Not long after, on May 19, 2014, there was publicized a report that some media personalities allegedly benefitted from the notorious pork barrel scam. The Philippine Daily Inquirer reported that some media personalities allegedly received cash gifts from pork barrel mastermind Janet Lim Napoles as shown in financial records by principal whistleblower Benhur Luy. How did the covenanters take it? The statement of the National Union of Journalists (NUJP) began this way –
Let Us Take the Bull by the Horns
We have said it before and we will say it again, there can be no denying that corruption is as serious a problem within the media as it is within government and, let us face it, society in general.
Media, after all, do not exist in a vacuum.
Without passing judgment on anyone, the Philippine Daily Inquirer’s report on media personalities who allegedly benefited from the pork barrel scam according to accounting records purportedly drawn up by whistleblower Benhur Luy comes as no surprise….
It is time that the Philippine media – and we speak not only of those who work in the news but everyone in the industry, including, yes, the managements and owners – recognize the problem and save ourselves and our people from ourselves.
So there! News media is after all as corruptible as ever! And to preach that it is not is insane. The likes of Efren Padilla feeding the public about news media being incorruptible is already corruption itself. It can make the people believe that everything written and published is true and incontestable. The truth is, with too much entertainment from media, the great unwashed are made content and forgetful of their realities. With focus on celebrities from media, the great unwashed are taught that success is materialism, and that life is about make-up and false pretense. With games and time-consuming gift-giving programs from media, laziness is encouraged and that lining up for hours as a gamble is preferable to working meaningfully at home. With gyrating at the studios from media, the children are taught that learning from their books is painful and that the boob-tube is a better school. With gossip and exposure depending on power and exchange of favor preferred by our media, the great unwashed are all at attention, and that is about all the information they get. Add the campaign for media being incorruptible and you peddle total untruth.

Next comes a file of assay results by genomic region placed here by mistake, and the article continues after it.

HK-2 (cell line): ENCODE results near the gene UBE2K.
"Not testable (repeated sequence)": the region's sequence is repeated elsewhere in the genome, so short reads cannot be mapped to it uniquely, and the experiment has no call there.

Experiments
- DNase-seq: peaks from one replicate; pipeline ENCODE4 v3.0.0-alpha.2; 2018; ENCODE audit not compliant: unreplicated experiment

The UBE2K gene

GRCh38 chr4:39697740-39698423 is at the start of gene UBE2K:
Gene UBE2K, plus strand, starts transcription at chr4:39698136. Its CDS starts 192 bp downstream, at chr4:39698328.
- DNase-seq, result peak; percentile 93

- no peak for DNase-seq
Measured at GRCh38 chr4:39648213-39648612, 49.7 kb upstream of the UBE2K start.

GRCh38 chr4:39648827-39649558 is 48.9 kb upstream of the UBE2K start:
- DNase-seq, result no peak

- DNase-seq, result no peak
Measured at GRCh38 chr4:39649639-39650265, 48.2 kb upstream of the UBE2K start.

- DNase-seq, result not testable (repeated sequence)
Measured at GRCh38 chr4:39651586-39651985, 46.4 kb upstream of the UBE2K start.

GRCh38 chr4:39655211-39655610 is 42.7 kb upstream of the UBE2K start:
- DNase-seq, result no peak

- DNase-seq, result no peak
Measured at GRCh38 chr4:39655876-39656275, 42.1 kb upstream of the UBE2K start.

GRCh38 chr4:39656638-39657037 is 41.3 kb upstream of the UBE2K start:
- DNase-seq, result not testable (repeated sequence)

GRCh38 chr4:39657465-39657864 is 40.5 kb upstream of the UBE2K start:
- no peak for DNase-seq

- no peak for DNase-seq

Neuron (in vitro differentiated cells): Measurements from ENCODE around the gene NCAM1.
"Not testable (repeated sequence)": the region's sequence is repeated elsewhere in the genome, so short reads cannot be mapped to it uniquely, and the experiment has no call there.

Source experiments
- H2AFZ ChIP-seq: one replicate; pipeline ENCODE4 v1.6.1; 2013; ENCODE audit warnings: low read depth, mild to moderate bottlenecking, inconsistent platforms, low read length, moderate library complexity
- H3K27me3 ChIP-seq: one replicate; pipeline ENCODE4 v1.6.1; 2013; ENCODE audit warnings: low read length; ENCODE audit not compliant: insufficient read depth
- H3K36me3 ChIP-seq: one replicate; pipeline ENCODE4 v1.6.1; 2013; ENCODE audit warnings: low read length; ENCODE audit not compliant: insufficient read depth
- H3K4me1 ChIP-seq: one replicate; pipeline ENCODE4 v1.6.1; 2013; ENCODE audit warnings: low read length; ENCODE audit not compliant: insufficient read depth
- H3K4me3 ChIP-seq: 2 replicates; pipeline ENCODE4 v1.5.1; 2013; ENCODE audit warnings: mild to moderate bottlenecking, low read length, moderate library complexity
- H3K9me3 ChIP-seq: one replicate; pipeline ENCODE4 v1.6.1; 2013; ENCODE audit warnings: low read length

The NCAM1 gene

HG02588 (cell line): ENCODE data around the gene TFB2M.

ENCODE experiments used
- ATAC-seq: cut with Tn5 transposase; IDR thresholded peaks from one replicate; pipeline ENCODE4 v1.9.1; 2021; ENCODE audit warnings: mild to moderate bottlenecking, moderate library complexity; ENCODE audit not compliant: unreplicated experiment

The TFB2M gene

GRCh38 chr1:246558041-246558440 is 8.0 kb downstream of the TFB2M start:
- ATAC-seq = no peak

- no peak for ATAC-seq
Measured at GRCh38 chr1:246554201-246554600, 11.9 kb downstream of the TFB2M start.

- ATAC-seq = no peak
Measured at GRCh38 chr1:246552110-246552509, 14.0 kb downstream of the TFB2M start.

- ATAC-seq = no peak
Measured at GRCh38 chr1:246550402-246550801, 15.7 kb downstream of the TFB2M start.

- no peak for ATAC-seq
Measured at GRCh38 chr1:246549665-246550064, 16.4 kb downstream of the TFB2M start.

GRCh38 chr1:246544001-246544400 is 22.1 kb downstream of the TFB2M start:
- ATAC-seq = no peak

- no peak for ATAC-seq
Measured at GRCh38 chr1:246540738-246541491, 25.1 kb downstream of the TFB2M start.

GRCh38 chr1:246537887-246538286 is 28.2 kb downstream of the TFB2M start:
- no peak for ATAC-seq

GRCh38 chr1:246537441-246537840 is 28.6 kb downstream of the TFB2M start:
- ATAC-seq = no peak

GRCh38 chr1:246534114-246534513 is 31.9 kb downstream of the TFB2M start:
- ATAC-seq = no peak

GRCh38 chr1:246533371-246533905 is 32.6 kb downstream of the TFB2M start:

In writing about, “The high cost of media corruption” in his column for Philippine Star, William M. Esposo (2012) wrote –
Planting false information in peoples’ minds is a worse form of corruption than simply giving a public official a bribe. A poisoned mind fails to properly discern and eventually makes some very bad decisions for the country — like electing the worst candidates that corrupt media promoted. The only reason why these corrupt media practitioners have not been checked and prosecuted is because legislators are politicians and are afraid of a media backlash.
What about the Filipino minds? Should we blame their kind on Svengali-like leaders like Padilla said?
Filipino minds today are over-entertained and under-informed, with a good part of the blame going to the tri-media that failed to provide its most important service. This over-entertained and under-informed state of the Filipino mind can be likened to the proverbial devil’s workshop of the corrupt media practitioners.